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Monday, October 15, 2018

Farewell to The Golden Spur, A Route 66 Icon—Closed Upon Its Centennial

One of my favorite Route 66 restaurants in California closed over the weekend. And I didn't get the chance to go one last time and say goodbye.



The Golden Spur was one of the oldest restaurants in the entirety of LA County, having first opened in 1918 as a hamburger stand that you could ride your horse right up to.

Although the dirt road was eventually paved, and The Golden Spur transformed into a sit-down steakhouse with leather booths and dark lighting in the mid-1950s, it kept its cowboy feel—right down to its vintage neon sign,* which did what all good Route 66 neon signs do.

It attracted those who were driving by and could use a good meal.

One of those travelers was me back in 2012, when I was in Glendora for a tour of Rubel Castle. I'd heard about another landmark along Foothill Boulevard—the Donut Man, famous for its doughnuts exploding with fresh strawberries or peaches—but when I headed over there, I found myself far more interested in The Golden Spur.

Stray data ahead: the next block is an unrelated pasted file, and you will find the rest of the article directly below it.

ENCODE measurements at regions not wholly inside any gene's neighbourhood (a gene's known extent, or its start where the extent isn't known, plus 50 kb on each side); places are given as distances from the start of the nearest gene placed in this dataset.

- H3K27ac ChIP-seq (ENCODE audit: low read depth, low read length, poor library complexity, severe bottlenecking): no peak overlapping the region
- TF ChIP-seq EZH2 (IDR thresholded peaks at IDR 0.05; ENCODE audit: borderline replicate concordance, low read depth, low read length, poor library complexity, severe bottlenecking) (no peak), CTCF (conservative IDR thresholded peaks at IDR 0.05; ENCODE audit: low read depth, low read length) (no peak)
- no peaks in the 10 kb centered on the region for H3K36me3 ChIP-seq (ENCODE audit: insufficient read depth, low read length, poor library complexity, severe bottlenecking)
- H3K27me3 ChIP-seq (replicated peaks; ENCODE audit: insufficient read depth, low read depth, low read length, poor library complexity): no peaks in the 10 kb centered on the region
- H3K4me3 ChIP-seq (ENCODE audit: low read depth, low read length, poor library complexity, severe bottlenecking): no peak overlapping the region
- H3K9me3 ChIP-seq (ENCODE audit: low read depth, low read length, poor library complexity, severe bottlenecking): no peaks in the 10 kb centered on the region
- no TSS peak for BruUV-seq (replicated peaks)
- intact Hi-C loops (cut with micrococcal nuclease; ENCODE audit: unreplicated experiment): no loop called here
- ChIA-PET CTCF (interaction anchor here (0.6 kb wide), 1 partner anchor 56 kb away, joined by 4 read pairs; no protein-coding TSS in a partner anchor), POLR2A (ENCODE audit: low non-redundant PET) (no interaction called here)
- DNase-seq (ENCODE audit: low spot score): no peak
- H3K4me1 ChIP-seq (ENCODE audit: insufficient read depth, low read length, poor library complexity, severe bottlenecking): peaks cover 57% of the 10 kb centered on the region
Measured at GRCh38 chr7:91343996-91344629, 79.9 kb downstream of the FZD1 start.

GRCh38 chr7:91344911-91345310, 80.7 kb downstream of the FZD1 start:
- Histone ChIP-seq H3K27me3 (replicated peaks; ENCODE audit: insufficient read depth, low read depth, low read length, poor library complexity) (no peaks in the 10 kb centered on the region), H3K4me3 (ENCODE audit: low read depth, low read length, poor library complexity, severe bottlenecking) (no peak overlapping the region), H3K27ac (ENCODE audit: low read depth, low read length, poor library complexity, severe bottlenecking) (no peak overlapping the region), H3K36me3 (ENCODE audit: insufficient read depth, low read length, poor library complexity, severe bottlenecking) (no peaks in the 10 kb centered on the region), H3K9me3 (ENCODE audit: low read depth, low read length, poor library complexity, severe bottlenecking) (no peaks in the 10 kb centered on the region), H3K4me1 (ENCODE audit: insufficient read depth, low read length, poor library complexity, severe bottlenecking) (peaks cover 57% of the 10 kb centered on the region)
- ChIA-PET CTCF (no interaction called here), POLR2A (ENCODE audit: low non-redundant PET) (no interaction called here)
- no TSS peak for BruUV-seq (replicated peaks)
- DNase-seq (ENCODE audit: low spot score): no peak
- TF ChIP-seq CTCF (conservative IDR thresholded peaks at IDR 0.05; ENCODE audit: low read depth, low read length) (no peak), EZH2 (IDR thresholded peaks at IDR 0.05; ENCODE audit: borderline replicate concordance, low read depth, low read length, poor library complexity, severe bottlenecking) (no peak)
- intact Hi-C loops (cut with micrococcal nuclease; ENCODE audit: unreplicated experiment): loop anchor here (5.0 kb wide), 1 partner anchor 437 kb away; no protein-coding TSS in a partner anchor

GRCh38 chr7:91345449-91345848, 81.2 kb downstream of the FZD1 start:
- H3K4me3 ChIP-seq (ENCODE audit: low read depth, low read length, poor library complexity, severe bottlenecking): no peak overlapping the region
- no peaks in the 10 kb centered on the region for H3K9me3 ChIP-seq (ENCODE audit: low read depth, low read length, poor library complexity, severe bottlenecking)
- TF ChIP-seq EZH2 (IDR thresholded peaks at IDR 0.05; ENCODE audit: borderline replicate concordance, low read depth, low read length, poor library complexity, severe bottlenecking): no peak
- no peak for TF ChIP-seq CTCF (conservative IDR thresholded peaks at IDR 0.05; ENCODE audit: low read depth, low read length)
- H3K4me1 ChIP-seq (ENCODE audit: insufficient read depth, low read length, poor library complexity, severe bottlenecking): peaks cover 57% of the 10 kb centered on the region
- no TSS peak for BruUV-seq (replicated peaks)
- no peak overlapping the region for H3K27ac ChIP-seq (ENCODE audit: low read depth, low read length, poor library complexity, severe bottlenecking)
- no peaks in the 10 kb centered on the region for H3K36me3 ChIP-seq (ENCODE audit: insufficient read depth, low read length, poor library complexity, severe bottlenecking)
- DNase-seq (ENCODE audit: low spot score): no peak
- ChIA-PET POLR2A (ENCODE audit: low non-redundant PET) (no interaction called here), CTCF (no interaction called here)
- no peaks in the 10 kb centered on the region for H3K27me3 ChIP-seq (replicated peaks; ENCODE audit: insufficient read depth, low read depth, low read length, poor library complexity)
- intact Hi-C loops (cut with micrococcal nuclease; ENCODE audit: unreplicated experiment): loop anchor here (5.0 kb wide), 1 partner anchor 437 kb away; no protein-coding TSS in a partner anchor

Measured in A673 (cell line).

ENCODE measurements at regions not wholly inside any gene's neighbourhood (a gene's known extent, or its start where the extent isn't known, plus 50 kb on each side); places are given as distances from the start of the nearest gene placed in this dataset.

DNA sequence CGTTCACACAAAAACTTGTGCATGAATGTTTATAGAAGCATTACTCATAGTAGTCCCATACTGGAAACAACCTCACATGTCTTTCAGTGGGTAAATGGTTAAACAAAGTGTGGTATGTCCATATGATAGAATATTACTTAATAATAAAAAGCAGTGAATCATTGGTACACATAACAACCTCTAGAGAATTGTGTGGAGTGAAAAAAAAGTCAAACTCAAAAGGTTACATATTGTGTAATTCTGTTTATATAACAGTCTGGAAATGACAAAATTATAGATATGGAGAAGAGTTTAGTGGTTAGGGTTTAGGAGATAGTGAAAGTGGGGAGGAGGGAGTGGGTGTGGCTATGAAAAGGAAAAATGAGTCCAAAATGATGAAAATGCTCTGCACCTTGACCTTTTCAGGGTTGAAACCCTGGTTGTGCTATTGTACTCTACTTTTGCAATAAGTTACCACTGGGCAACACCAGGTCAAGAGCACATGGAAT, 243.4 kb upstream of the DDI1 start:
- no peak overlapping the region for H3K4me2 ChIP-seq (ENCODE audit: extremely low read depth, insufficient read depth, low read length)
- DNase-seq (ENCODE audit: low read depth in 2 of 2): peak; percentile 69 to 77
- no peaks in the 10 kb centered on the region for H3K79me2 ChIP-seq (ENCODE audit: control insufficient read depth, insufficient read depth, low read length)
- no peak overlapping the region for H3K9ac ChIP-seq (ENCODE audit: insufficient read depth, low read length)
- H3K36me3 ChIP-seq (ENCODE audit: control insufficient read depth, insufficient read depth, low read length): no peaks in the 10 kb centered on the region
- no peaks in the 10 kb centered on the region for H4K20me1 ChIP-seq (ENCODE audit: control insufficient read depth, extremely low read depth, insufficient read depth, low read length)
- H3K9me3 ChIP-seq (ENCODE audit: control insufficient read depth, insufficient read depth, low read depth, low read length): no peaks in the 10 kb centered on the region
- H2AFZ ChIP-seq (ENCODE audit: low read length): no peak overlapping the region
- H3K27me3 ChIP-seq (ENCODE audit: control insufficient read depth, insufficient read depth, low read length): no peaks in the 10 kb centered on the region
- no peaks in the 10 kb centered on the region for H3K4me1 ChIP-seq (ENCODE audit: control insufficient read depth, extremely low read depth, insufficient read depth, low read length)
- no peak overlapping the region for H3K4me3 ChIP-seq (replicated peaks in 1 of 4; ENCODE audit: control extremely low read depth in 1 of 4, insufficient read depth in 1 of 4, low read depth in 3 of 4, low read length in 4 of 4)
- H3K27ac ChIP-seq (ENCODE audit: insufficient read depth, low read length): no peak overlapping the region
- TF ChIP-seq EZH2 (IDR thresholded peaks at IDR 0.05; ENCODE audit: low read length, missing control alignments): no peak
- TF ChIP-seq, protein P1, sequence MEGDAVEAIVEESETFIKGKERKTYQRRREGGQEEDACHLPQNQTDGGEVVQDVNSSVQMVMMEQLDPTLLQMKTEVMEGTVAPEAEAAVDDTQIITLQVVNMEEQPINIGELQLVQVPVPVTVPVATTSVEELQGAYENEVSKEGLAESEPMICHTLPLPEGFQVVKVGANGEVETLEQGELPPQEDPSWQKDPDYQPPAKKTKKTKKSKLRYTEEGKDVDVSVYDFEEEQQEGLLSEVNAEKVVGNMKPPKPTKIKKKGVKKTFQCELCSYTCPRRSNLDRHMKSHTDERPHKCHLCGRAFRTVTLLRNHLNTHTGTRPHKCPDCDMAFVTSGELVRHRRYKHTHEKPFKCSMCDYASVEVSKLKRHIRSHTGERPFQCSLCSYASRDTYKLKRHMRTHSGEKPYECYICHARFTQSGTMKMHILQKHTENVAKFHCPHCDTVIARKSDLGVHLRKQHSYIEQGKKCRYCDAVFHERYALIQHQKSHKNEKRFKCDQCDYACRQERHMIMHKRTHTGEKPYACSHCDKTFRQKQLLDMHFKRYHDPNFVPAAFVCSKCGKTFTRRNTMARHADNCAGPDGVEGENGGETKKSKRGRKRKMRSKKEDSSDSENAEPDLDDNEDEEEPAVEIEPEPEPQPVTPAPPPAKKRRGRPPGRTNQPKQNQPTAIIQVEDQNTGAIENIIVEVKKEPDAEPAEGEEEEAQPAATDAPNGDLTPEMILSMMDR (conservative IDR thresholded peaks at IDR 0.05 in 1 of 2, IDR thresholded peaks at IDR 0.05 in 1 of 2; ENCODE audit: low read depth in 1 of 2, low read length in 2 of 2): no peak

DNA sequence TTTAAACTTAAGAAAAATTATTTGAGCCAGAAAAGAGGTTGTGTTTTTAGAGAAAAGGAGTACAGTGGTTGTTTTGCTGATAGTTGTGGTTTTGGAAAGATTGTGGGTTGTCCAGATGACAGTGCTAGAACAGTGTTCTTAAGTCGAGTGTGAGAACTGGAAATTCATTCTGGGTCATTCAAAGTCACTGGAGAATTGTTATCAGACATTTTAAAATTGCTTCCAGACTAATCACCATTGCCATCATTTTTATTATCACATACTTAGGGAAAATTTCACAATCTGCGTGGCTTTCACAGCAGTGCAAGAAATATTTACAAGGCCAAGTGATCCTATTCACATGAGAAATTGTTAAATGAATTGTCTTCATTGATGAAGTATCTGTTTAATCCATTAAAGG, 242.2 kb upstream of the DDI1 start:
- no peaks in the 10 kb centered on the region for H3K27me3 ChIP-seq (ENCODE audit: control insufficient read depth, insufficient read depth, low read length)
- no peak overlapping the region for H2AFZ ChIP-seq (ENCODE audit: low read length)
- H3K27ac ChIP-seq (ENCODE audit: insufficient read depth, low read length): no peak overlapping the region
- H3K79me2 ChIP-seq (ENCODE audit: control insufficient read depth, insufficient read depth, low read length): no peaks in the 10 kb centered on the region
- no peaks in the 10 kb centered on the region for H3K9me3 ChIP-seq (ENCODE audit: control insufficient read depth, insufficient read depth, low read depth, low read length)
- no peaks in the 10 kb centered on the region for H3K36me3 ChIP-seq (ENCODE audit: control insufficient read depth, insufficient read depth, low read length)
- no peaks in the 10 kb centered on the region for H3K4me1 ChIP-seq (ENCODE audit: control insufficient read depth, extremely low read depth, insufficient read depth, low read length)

I stopped in for a solo lunch in the dark, air conditioned dining room—escaping the July heat and sun of the San Gabriel Valley for an hour or two with my laptop in tow.

Glendora isn't a common destination for me per se, but in April of this year, I managed to convince myself it would be on the way home from Pomona after watching the horse show at the former Kellogg Ranch.

Something told me I had to go.

It was too late for lunch and too early for dinner, but I swung that heavy wooden door open with gusto, asked for a table for one, and ordered the prime rib special.

I drank about 47 glasses of Diet Coke.

And I lingered, though I was alone in there—save for the hostess up front, the bartender who doubled as my server, and the musician who was setting up for his show later that evening.


Circa 2010 (Photo by Chuck Coker via Flickr, CC BY-ND 2.0)

I soaked it in, not knowing that the ownership had changed—or that the new owner wasn't making enough money off the business.

I didn't know that in its 100th year in business, it would shutter forever with only a couple of days' notice—or that the circa 1930s building would be on the chopping block, cleared away for some new development.

It's a loss to the community and roadtrippers alike. But just as nobody rides their horses to dinner anymore and few bypass the 210 freeway to drive Route 66 instead, maybe a cowboy-themed steakhouse in a bedroom community between Los Angeles and the Inland Empire has become obsolete.

But I sure am sad to see it go.

*the neon was replaced with LED rope sometime in the past few years

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